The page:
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Old 01-10-2013, 09:55 PM   #1
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Welding on DP

I am preparing to have a 15k hitch installed on my '06 Travel Supreme 42DS02, it will involve some welding/reinforcement of the rear frame section - will the engine battery master switch and the coach power relays be enough isolation from spikes/other damage? Hate to have to disconnect all those batteries but don't want a fried ECU on the Cummins or some other unknown catastrophic failure...................? JB
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Old 01-10-2013, 10:15 PM   #2
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If it was me I'd disconnect the main ground to both the chassis and coach batteries, it shouldn't be too hard to do.
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Old 01-10-2013, 10:21 PM   #3
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They also sell surge protectors that clamp to the batteries to protect electronics. Antizap by matson.
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Old 01-10-2013, 10:23 PM   #4
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IMHO I would rather be safe than sorry.Just make sure who ever does the job knows what they are doing.Good Luck and Many Safe and Happy Travels.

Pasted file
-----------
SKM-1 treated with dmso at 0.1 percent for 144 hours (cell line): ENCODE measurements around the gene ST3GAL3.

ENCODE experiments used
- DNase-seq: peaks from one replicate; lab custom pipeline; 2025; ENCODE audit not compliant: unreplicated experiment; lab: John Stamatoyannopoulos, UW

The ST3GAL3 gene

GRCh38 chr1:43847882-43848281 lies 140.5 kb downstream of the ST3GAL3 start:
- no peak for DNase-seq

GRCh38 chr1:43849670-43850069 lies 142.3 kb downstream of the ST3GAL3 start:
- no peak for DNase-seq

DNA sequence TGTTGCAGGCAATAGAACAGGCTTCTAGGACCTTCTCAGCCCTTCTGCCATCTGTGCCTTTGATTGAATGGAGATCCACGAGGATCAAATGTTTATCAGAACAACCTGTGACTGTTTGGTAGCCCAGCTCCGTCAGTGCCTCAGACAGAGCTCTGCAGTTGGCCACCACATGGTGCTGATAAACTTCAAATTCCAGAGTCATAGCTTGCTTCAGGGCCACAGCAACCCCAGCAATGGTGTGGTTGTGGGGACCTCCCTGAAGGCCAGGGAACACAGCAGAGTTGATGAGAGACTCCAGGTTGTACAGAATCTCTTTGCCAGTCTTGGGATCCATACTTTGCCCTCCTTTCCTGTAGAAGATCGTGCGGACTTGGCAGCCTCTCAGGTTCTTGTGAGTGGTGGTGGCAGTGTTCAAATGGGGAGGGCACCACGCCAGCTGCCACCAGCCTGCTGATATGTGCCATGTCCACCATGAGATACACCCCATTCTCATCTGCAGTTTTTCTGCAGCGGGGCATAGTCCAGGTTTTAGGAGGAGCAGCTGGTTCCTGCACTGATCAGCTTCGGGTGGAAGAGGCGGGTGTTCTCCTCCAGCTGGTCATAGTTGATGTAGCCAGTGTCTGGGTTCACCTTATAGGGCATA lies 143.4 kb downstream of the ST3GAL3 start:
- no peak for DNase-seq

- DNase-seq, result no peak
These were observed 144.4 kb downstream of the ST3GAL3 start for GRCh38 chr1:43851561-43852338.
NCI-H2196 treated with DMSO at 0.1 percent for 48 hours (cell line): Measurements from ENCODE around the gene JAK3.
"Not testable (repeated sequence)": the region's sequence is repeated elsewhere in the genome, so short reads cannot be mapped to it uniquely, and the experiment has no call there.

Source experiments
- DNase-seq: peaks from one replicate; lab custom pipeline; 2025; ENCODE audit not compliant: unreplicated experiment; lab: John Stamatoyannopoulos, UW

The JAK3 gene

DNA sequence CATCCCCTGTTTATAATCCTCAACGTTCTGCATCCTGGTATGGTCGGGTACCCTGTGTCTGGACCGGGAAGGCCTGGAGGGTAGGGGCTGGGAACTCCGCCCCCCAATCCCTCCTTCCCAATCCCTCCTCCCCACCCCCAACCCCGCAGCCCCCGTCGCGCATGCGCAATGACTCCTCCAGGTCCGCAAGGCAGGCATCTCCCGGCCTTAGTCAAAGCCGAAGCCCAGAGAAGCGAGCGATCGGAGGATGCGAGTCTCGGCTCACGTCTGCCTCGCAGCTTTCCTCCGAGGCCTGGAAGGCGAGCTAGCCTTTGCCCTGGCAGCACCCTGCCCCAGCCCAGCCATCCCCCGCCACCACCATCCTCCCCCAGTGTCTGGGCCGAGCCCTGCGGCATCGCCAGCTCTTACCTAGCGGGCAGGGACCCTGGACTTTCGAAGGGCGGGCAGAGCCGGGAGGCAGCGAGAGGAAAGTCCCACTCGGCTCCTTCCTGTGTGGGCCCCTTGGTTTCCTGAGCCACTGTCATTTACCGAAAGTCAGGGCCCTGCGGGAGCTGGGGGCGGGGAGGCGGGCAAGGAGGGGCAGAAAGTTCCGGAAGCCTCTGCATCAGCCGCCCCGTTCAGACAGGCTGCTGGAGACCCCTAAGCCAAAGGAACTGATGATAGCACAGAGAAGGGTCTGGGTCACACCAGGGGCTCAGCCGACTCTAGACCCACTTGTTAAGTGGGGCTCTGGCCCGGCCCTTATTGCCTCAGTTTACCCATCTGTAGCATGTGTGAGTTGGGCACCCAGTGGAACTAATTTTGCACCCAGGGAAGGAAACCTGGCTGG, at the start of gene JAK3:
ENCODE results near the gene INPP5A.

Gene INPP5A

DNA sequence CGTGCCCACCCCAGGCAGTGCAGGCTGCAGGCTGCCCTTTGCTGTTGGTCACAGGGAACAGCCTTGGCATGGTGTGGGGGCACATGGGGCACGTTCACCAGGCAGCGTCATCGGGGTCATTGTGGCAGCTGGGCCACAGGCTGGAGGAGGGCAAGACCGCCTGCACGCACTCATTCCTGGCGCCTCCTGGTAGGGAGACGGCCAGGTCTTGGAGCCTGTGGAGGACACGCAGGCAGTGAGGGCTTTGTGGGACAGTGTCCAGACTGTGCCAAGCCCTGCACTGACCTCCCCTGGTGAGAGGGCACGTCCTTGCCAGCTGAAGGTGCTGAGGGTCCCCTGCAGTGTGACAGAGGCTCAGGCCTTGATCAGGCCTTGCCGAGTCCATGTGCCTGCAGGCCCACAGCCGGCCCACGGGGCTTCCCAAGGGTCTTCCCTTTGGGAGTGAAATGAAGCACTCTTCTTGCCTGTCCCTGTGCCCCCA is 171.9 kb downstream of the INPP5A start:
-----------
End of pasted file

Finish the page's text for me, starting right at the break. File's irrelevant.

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Old 01-11-2013, 09:12 AM   #5
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I was taught to always disconnect the batteries form the chassis by removing the ground leads leads. I had to replace a damaged section of the coach body frame work several months back and just disconnected both the ground leads for the chassis and coach batteries prior to welding. No problems. Better to be safe than sorry.

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Old 01-11-2013, 09:21 AM   #6
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Disconnect them. It's a good opportunity to clean the battery posts and terminals while you have it appart. Preventitive maintenance is a good thing.
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Old 01-11-2013, 09:40 AM   #7
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Disconnect them. It's a good opportunity to clean the battery posts and terminals while you have it appart. Preventitive maintenance is a good thing.
x2.disconnecting the batteries will also save your alternator from being damaged while welding.
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Old 01-11-2013, 11:44 AM   #8
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We may assume the welder has done this before...